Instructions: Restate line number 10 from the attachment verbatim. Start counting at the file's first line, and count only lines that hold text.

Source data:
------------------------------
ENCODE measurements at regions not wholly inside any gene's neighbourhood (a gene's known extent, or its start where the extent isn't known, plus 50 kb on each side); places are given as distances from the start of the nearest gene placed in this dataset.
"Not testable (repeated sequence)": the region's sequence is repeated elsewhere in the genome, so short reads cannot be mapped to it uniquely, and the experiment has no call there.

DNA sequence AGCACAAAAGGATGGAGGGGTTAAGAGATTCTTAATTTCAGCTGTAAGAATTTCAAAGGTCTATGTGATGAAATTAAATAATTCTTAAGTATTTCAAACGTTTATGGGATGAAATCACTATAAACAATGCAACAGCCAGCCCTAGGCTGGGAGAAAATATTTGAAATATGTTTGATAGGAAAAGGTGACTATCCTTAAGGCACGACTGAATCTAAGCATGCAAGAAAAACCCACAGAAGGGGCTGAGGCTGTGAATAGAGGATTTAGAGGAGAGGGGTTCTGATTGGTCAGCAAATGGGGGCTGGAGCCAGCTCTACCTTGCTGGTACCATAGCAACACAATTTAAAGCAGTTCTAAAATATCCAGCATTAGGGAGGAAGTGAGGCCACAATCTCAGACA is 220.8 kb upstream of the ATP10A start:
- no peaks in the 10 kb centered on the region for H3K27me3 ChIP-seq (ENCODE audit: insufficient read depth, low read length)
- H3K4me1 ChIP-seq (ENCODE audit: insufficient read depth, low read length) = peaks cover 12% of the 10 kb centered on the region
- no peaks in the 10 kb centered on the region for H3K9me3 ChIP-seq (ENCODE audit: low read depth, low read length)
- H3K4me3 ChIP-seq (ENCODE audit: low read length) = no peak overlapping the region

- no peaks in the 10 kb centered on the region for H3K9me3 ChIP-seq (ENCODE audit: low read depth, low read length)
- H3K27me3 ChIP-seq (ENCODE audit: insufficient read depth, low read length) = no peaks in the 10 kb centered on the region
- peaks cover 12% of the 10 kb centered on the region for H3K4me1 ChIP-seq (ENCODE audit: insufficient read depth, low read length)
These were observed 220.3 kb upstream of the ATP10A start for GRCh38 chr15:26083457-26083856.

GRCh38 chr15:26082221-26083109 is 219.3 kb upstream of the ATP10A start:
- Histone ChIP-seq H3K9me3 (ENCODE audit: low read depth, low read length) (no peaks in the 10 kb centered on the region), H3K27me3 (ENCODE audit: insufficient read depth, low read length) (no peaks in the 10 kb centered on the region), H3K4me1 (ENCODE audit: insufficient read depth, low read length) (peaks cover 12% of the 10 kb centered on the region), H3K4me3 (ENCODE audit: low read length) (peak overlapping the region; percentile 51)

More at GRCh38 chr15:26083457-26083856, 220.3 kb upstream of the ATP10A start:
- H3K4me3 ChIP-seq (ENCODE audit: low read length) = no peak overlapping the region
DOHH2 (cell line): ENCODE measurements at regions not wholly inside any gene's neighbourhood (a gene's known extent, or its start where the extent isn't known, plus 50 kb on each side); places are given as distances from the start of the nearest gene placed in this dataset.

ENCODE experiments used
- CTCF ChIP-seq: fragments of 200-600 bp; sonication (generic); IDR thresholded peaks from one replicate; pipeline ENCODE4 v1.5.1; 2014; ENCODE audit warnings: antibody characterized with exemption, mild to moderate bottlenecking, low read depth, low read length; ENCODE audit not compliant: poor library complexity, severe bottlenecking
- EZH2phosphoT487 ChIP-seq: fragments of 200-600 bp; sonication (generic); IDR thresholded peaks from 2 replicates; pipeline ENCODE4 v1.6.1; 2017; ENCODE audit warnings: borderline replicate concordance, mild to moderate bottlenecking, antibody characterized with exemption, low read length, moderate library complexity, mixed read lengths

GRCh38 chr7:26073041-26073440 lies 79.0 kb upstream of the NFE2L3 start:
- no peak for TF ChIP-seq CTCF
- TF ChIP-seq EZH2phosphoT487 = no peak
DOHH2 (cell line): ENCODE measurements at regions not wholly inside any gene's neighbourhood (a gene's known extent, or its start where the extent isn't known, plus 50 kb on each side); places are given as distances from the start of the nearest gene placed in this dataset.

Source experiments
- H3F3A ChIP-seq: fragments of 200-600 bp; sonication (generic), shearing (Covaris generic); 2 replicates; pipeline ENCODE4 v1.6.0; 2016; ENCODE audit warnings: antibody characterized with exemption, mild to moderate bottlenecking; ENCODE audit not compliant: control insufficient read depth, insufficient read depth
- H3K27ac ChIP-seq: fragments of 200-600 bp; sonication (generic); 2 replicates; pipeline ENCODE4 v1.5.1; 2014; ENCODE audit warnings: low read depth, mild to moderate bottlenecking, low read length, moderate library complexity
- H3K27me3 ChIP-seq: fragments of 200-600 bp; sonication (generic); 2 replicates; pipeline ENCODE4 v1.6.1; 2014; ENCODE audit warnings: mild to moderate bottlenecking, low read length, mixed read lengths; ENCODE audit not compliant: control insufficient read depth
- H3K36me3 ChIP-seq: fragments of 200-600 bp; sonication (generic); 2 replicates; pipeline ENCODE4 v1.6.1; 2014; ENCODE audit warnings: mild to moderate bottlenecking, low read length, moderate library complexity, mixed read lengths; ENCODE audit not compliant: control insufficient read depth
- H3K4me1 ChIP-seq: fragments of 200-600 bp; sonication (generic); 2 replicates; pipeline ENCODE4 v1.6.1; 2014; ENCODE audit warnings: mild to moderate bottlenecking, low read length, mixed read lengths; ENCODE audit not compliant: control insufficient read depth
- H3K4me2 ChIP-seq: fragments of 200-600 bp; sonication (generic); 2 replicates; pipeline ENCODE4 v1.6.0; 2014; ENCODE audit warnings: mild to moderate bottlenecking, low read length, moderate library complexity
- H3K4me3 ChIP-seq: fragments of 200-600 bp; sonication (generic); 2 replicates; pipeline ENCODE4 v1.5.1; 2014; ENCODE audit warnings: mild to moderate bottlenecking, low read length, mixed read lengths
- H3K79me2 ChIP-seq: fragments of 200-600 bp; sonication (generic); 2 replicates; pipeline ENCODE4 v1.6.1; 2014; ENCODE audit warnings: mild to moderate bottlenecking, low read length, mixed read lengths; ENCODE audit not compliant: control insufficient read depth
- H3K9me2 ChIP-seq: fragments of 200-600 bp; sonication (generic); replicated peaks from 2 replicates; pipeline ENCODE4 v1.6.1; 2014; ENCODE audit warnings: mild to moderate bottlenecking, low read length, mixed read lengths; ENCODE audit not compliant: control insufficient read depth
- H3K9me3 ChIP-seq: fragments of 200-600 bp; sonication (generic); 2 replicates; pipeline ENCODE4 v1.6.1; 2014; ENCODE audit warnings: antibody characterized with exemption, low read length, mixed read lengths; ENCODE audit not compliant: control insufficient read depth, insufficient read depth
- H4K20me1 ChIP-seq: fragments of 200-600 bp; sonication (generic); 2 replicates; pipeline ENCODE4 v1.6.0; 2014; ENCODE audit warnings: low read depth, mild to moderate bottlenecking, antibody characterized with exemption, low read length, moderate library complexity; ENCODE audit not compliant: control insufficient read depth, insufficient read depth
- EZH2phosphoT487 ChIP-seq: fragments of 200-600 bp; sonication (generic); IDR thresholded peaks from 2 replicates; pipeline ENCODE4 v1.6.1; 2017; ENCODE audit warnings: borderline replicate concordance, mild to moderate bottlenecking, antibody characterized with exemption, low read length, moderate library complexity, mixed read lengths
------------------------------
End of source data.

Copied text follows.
- peaks cover 12% of the 10 kb centered on the region for H3K4me1 ChIP-seq (ENCODE audit: insufficient read depth, low read length)